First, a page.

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How to address Uganda’s huge housing deficit

By Vision Reporter

Added 13th July 2015 02:39 PM

What should be clear to all of us is that there is an unprecedented need for the managers and decision makers to act aggressively to meet the huge shortfall and growing demand for housing in the country.

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What should be clear to all of us is that there is an unprecedented need for the managers and decision makers to act aggressively to meet the huge shortfall and growing demand for housing in the country.

On July 2-3, 2015, there was a Uganda Housing Finance Conference. Daudi Migereko, the Minister of Lands, Housing and Urban Development, addressed its launch that was attended by the Vice-President, Edward Ssekandi.

Below is the minister’s abridged remarks Your Excellency,

We are greatly honored by your presence at this function.

This is a clear sign of the importance your Excellency, the President and the NRM Government attach to the housing sector.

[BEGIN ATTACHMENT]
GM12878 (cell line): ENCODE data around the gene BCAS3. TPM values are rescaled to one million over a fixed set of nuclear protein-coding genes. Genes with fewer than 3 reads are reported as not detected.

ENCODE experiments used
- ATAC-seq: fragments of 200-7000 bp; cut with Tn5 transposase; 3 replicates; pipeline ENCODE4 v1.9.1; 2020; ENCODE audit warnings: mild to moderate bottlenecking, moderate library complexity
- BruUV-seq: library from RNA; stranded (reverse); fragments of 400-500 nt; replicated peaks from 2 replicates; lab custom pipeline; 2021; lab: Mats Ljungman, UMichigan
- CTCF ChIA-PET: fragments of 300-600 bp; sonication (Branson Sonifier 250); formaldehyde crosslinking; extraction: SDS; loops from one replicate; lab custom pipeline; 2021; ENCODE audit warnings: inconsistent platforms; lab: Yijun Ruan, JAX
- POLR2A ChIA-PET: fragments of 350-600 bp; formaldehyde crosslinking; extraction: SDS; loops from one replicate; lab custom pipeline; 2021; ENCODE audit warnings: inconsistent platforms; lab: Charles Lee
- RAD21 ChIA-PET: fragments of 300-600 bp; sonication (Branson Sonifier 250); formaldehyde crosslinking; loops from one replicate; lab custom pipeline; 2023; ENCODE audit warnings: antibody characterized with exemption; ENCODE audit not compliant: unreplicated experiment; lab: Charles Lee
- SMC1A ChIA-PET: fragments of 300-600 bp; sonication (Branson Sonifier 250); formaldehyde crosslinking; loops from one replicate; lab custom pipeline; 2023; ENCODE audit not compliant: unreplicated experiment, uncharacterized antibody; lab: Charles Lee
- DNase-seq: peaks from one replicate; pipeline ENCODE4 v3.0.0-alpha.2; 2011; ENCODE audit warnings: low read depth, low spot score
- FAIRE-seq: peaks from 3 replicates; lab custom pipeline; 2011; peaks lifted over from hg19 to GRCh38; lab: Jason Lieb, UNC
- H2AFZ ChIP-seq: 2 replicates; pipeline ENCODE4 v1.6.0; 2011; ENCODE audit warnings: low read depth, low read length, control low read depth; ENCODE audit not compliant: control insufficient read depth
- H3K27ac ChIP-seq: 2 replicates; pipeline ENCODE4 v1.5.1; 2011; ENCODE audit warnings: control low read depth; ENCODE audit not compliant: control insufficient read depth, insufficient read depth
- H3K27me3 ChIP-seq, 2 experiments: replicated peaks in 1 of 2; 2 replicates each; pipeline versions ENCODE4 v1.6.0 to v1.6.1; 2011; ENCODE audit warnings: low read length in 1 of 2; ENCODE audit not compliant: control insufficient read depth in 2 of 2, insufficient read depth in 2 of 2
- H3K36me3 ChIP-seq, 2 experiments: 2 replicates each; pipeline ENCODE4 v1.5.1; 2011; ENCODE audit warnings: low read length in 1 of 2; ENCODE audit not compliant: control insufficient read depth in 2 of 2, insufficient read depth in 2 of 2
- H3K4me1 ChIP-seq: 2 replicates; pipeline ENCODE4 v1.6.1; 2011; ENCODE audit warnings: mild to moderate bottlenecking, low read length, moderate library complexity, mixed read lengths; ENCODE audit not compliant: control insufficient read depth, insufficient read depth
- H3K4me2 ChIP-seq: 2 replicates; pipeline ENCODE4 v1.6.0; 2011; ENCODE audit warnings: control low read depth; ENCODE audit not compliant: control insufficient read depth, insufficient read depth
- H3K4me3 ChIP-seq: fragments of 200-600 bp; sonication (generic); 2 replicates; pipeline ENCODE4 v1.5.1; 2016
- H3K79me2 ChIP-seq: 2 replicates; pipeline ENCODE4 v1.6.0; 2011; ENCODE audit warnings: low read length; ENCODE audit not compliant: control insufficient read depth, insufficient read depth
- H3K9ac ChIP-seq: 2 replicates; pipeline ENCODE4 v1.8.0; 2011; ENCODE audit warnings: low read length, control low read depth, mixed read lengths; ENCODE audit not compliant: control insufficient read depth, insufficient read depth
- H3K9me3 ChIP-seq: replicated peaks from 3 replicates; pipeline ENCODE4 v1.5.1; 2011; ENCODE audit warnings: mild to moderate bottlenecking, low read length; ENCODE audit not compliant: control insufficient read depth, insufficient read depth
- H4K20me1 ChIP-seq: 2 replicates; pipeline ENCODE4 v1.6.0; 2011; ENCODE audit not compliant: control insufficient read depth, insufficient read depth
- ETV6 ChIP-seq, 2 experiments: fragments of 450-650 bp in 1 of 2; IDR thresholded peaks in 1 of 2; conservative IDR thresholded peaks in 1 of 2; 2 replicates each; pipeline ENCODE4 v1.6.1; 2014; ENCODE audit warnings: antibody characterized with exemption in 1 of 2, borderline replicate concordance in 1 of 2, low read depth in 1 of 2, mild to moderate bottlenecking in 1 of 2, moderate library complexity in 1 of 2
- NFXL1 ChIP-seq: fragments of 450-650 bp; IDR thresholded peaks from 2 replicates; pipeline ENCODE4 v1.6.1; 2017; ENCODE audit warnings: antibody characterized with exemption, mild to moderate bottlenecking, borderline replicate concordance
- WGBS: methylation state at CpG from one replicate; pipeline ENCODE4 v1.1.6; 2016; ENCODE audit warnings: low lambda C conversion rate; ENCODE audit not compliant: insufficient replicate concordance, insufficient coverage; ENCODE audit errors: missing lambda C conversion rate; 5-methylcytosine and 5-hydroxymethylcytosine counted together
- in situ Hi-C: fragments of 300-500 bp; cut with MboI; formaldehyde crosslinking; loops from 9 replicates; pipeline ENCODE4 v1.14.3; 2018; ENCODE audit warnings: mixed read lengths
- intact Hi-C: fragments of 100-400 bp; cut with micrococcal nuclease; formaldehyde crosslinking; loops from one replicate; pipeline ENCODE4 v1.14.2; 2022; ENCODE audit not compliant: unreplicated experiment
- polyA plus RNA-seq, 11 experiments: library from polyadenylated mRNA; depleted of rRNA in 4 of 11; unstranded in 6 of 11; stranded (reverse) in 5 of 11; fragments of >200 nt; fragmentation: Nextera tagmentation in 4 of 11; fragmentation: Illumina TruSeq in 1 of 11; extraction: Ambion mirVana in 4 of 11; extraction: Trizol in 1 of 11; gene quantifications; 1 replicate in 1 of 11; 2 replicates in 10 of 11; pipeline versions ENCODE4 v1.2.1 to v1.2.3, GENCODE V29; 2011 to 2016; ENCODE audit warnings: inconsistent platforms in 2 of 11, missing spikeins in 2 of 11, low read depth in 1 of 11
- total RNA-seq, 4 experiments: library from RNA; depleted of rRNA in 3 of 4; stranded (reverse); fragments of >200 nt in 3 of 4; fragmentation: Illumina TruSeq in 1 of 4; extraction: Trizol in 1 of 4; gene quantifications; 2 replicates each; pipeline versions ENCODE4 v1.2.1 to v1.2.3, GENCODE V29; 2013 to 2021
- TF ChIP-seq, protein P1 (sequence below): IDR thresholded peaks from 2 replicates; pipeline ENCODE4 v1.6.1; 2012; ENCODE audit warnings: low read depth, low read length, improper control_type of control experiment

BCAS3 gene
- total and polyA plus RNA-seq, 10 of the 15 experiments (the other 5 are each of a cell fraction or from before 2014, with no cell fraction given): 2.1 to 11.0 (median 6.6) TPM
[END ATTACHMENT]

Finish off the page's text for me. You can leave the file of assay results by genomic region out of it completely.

Your Excellency, the country is faced with a huge shortfall of housing, standing at over 1.6 million housing units.

Paradoxically, this presents us with unusual opportunities. In the first place it presents an opportunity for exploiting and utilising of our local construction materials such as sand, bricks, cement, timber, iron and steel. The production of these items presents new investment and business opportunities. Their increased utilisation ensures increased production of these materials which will result into a reduction in the cost of construction materials hence a reduction in the cost of housing production.

Your Excellency, these items and the housing industry have huge forward and backward linkages with incredible multiplier effects. This saves the country a lot of foreign exchange at a time when we need to stem the depreciation of the shilling. More importantly, undertaking housing projects presents us with a clear avenue for tackling unemployment in the country; which is our single biggest problem today. Dr Ezra Suruma has written widely on this subject. 

It is, therefore, highly timely that this conference, which seeks to find solutions to the challenges confronting the development of the housing sector has been organised at this time. The timing is also important because our party NRM is developing its manifesto for 2016-2021 - as such the recommendations of this conference will provide good input to Government programmes.